Case study: Avoiding the 60% tax trap

Ellen is the chief executive of a design agency with an income of £125,000 p.a. in the current tax year.

At the moment she doesn’t make any pension contributions, but is attracted by the new flexibility she has read about online. She also feels that she is paying more Income Tax than expected and has asked EQ for help.

Ellen’s current income tax position

Ellen’s adjusted net income is more than £100,000 which means that her Personal Allowance (the part she pays no Income Tax on) will reduce by £1 for every £2 over this threshold. This means that Ellen’s Personal Allowance will reduce from £12,500 to nil (£25,000/2=£12,500).

Ellen pays Income Tax at 20% on the next £37,500 and £40% on the rest. The table below shows how her Income Tax is calculated.

  Income in this band Tax due
Personal Allowance @0% £0 £0
Basic Rate Band @ 20% £37,500 £7,500
Higher Rate Band @ 40% £87.500 £35,000
Total £125,000 £42,500

The £25,000 that Ellen earned over £100,000 has been taxed as follows:

  • 40% tax on the lost Personal Allowance (£12,500 x 40% = £5,000)
  • 40% tax on the £25,000 which is within the higher rate band (£25,000 x 40% = £10,000)

So this part of Ellen’s income is taxed at 60% (£15,000 tax on £25,000 income).

As Ellen earned more than £100,000 in the tax year it is also likely that HMRC will require her to complete a tax return.

Make a pension contribution

If Ellen makes a pension contribution of £20,000 net, before the end of the tax year, she could save this tax and make provision for her future retirement.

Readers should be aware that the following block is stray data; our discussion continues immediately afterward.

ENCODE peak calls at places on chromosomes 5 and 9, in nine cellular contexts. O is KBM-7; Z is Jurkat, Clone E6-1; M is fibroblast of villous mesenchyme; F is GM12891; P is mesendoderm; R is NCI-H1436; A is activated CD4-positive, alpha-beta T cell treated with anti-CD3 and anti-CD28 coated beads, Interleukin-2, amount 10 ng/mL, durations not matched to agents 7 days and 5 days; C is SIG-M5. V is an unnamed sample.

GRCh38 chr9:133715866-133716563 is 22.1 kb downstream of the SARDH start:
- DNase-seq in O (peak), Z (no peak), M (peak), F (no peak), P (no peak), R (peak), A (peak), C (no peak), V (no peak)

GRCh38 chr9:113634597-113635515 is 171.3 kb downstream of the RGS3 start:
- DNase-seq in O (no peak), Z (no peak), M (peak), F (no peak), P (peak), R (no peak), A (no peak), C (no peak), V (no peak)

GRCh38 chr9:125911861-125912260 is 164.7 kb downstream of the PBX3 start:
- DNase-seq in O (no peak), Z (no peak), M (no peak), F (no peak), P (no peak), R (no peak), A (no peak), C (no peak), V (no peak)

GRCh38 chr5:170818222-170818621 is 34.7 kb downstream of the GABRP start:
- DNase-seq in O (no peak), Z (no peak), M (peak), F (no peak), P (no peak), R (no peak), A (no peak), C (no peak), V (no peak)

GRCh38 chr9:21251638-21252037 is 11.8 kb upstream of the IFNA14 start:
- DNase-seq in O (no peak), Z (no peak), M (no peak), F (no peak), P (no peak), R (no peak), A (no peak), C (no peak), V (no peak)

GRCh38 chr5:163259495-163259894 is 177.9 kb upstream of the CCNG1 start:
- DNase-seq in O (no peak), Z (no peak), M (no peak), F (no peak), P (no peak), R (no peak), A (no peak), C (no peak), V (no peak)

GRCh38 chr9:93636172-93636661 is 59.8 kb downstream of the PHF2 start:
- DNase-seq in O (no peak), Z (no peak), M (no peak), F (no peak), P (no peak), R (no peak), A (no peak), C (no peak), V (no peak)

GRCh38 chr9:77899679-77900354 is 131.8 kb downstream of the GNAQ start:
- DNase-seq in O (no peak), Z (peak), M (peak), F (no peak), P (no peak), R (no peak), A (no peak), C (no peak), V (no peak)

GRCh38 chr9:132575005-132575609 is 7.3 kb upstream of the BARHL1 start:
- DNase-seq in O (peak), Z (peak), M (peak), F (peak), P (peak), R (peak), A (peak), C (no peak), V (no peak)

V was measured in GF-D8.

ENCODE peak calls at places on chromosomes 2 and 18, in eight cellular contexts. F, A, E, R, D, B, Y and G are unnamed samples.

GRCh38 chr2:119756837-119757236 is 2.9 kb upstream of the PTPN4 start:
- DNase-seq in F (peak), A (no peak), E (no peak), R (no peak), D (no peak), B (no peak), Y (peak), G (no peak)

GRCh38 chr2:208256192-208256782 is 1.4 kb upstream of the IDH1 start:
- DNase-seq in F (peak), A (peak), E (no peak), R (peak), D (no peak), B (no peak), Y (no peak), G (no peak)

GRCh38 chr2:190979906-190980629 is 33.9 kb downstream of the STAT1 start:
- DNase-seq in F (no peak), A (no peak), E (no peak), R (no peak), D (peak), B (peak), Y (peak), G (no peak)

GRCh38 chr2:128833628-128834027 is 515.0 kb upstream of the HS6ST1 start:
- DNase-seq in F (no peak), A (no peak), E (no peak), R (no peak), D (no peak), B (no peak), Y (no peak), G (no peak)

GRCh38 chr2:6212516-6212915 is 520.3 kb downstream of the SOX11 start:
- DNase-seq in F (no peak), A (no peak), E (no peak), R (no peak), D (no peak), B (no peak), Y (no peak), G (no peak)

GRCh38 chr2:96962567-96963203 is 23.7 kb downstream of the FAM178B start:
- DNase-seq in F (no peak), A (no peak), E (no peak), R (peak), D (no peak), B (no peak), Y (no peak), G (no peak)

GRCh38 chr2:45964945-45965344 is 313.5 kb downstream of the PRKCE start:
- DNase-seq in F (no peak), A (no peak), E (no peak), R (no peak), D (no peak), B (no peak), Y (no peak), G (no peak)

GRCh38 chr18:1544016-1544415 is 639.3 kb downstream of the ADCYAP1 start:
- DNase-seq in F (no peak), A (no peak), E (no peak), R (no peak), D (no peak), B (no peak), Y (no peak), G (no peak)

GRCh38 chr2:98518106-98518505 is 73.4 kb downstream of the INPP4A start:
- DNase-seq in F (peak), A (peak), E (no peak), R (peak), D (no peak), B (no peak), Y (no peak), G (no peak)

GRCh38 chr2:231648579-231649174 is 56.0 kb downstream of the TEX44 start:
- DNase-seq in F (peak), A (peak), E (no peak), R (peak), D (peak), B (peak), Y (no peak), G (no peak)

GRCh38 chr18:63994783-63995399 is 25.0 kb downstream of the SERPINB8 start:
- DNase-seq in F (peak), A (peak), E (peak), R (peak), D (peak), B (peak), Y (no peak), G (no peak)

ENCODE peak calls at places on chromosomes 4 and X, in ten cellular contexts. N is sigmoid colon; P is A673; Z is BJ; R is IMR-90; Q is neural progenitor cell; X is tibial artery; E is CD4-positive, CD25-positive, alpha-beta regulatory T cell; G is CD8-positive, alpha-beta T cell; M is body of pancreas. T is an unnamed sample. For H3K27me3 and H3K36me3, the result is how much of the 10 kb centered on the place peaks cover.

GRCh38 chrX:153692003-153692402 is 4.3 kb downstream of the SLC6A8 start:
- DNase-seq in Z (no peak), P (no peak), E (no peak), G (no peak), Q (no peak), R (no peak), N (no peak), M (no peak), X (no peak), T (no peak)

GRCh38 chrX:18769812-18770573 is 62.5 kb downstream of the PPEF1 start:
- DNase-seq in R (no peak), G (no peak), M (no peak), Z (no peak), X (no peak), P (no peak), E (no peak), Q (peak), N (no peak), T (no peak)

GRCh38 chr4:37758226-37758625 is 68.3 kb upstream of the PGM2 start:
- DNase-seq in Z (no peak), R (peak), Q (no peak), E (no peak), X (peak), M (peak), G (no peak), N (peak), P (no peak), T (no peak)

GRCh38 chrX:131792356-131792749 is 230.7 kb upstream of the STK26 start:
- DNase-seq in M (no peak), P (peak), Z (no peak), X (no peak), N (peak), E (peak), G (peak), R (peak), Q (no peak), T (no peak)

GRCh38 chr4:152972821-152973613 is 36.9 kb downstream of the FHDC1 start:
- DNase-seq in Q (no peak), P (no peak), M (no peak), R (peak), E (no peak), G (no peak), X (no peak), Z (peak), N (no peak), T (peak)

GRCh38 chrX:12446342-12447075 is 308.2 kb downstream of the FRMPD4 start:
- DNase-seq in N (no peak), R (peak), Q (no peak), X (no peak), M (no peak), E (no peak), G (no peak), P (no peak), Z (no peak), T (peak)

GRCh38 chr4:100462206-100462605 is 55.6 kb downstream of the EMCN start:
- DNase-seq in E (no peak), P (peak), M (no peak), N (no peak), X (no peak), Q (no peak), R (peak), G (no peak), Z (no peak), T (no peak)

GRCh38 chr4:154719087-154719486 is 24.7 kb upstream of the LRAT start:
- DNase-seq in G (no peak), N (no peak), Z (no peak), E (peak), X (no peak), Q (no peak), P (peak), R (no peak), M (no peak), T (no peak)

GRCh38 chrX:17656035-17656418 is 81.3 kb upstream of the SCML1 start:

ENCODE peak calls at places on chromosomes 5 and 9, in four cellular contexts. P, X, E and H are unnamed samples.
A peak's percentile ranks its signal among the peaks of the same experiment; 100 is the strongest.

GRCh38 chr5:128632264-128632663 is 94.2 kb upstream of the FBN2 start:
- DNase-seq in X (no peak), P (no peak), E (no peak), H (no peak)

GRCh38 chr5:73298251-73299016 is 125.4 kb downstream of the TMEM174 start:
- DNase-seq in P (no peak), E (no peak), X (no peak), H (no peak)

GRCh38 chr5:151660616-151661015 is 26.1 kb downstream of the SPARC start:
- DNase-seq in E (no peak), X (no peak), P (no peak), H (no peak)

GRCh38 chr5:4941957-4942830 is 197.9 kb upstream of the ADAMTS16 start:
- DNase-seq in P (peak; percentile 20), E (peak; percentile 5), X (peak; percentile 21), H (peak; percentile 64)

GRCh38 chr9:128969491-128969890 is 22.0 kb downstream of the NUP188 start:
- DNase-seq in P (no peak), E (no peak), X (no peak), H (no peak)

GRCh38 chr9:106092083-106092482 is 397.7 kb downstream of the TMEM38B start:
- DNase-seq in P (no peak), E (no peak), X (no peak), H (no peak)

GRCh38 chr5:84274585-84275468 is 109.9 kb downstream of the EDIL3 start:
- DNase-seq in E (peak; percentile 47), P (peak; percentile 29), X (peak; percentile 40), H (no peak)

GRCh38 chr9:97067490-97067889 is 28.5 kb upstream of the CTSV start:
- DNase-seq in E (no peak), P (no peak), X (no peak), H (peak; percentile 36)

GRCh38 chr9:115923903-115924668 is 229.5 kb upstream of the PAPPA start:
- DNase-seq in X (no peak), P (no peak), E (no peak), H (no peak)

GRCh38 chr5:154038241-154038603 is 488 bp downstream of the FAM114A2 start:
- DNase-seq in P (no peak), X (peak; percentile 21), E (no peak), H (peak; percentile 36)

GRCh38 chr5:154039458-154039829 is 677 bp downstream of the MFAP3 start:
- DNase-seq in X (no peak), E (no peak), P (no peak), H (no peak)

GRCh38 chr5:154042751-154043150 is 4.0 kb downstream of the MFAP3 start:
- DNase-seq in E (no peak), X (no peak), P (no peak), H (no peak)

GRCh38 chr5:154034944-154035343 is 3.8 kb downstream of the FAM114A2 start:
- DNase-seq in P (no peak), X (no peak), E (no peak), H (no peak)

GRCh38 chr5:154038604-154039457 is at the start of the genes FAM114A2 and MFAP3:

The contribution of £20,000 net will benefit from basic rate tax relief in her pension making it worth £25,000 (the gross amount). This reduces her ‘adjusted net income’ from £125,000 to £100,000 which means that she will get her Personal Allowance back. Not only this, but her Basic Rate Band will grow from £37,500 to £62,500.

As a result of paying £20,000 into her pension (which will immediately increase to £25,000) Ellen’s Income Tax will be calculated as follows:

  Income in this band Tax due
Personal Allowance @0% £12,500 £0
Basic Rate Band @ 20% £62,500 £12,500
Higher Rate Band @ 40% £50,000 £20,000
Total £125,000 £32,500

Ellen will pay £10,000 less Income Tax and gain £5,000 within her pension following her contribution; she has effectively received 60% tax relief on her contribution!

When Ellen completes her tax return, she will be able to regain her personal allowance and claim higher rate tax relief on her pension contributions.

» If you require any further clarity on any of the points raised above, please do not hesitate to get in touch.